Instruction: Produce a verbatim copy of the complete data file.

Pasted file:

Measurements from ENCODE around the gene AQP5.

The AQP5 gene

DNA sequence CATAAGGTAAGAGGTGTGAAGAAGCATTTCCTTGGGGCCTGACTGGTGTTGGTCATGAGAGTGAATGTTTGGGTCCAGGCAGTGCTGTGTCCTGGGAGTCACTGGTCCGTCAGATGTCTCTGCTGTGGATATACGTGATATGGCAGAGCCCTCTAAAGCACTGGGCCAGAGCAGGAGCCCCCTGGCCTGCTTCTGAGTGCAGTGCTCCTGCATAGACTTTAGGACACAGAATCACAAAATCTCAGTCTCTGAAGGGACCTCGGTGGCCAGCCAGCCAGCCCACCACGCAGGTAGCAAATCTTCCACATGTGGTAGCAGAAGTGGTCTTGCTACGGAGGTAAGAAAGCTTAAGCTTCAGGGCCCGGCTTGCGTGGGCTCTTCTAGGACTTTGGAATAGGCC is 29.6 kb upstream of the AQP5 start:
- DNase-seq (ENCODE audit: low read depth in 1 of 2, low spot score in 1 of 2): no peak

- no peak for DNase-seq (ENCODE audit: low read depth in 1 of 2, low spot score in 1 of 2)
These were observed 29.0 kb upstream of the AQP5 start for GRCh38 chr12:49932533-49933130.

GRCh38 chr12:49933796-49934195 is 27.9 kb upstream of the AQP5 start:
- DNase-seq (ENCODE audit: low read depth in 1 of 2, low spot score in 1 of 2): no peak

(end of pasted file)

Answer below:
Measurements from ENCODE around the gene AQP5.

The AQP5 gene

DNA sequence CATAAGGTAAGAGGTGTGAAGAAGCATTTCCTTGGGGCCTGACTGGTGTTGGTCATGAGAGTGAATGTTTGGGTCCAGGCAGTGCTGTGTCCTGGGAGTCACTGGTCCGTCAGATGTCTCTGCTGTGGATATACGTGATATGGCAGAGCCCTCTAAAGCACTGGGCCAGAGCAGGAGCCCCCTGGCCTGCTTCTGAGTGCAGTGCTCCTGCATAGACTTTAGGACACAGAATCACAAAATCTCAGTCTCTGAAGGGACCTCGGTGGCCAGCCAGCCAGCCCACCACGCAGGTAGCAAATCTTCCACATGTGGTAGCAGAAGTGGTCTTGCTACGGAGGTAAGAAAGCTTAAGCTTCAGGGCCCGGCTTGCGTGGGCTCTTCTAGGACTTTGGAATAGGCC is 29.6 kb upstream of the AQP5 start:
- DNase-seq (ENCODE audit: low read depth in 1 of 2, low spot score in 1 of 2): no peak

- no peak for DNase-seq (ENCODE audit: low read depth in 1 of 2, low spot score in 1 of 2)
These were observed 29.0 kb upstream of the AQP5 start for GRCh38 chr12:49932533-49933130.

GRCh38 chr12:49933796-49934195 is 27.9 kb upstream of the AQP5 start:
- DNase-seq (ENCODE audit: low read depth in 1 of 2, low spot score in 1 of 2): no peak